Knocked Loose: “There’s a consistent theme: heavy”

A press shot of Knocked Loose in 2016

They may be fairly new to the game, but Knocked Loose come with a live reputation and a fierce sound that lacerates through the heart of modern music. The key to their appeal is one singular, primitive goal.

“There’s a consistent theme: heavy,” exclaims frontman Bryan Garris when describing Knocked Loose’s aural torment. “We never set out to do anything new. We just took the good old-fashioned elements of what we grew up with and made it heavier.”

Though only formed in 2013, the band have evolved in a short space of time from the belligerent assault of debut EP Pop Culture to last year’s split EP with Damaged Goods. Full-length debut Laugh Tracks builds on this youthful enthusiasm, refining their fury and hunger and adding a clinical nous to make every ear-splitting scream and gut-punch of the likes of first single Deadringer count.

“We all love really heavy music, so when we first started writing songs we just wanted to make it dumb, heavy and ignorant,” Bryan explains. “The split EP was us trying to be as heavy as possible for the sake of being heavy, and it came out a little insincere. On Laugh Tracks we started exploring what we are capable of.”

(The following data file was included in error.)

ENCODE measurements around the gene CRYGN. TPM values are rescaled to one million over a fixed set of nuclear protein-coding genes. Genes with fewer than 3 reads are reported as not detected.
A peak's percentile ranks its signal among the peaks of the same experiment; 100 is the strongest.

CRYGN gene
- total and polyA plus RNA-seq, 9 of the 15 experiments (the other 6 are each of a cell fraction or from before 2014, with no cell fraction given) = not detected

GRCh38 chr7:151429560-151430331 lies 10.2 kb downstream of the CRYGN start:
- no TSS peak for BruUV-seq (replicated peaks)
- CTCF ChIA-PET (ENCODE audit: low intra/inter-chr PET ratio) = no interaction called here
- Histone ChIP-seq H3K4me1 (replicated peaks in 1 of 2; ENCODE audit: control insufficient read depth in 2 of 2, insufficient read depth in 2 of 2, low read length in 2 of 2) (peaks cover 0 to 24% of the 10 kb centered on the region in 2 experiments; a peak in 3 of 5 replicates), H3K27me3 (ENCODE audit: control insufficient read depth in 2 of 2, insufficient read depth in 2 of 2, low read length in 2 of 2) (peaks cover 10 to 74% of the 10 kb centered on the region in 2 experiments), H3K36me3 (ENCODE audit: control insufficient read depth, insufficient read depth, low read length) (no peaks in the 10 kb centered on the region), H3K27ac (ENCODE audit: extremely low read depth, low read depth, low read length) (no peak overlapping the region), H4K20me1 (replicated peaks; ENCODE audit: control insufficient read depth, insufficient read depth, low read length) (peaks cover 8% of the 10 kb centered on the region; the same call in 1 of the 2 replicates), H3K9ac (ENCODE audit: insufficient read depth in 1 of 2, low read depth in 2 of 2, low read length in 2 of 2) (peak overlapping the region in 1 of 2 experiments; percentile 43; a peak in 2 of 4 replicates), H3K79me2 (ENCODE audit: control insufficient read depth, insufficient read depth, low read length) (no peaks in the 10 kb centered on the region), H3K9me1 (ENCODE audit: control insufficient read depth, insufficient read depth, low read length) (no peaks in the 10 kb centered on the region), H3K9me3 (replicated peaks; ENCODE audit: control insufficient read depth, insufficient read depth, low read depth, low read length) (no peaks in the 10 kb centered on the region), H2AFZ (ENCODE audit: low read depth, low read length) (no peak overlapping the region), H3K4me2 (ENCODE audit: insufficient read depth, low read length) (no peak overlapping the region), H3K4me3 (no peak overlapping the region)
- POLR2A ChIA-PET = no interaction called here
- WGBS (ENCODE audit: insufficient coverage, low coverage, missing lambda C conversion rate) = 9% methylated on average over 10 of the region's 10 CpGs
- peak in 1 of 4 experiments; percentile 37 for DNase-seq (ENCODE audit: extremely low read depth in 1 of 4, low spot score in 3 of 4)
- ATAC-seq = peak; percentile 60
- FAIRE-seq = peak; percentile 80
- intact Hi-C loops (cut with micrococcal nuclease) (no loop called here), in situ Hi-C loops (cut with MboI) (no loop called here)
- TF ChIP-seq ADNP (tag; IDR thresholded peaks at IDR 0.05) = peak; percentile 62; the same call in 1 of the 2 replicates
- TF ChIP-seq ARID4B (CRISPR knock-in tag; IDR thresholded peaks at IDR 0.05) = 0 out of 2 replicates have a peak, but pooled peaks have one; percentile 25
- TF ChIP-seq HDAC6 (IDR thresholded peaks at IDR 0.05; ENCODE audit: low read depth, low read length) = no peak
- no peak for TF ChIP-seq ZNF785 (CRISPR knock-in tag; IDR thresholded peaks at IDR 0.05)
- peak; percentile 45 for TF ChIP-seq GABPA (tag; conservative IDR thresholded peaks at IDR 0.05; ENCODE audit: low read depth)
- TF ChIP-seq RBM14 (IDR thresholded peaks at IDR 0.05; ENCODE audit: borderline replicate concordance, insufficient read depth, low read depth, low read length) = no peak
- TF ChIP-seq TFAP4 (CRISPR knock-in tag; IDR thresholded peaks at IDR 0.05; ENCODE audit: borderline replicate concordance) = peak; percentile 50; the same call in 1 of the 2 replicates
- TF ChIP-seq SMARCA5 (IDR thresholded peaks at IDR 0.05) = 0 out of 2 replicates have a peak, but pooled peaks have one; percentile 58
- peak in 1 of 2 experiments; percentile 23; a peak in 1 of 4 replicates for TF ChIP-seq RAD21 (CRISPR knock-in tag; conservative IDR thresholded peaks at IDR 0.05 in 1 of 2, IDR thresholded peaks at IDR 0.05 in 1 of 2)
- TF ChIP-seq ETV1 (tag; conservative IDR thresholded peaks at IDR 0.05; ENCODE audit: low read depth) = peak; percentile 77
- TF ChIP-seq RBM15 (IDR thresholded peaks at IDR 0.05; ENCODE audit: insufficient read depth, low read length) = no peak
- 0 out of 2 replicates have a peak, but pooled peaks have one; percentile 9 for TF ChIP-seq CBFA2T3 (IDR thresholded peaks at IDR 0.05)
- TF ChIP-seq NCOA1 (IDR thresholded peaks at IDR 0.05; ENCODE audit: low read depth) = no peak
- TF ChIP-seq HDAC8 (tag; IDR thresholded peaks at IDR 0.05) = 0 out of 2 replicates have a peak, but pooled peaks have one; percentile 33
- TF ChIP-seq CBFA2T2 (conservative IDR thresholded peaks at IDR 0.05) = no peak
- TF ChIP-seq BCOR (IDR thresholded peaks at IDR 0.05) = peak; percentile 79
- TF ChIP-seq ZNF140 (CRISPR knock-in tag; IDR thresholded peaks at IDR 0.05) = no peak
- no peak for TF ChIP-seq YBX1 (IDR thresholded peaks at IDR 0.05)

From the sinister metallic harmonies of opener Oblivions Peak, their debut is a meld of brutish beatdowns custom-made for the pit, neck-snapping turns of pace and angular attacks out of leftfield, which are topped by Bryan’s intense screams that act as an ideal vehicle for his deeply personal, anguished lyrics. Just don’t ask them to pigeon- hole their sound in a sub-genre – Bryan sees little value in labels and instead heralds his band’s distillation of the wide spread of heavy influences.

“People ask if we consider ourselves as a metalcore or hardcore band: call us whatever you want,” Bryan states nonchalantly. “A lot of people focus on metalcore and hardcore, and see this divide between the two. When I was younger getting into heavy music there was no difference. You could watch Headbanger’s Ball and see bands like Hatebreed and Underoath on the same show. We like it all and just wanted to apply everything without it sounding like a jumbled mess.”

Their only mess tends to be the one created down the front of their already infamous live shows, and as they gear up for their first UK run in November and December supporting Counterparts and Expire, don’t be one of the unsuspecting few stood out in the open when the same controlled chaos is unleashed.

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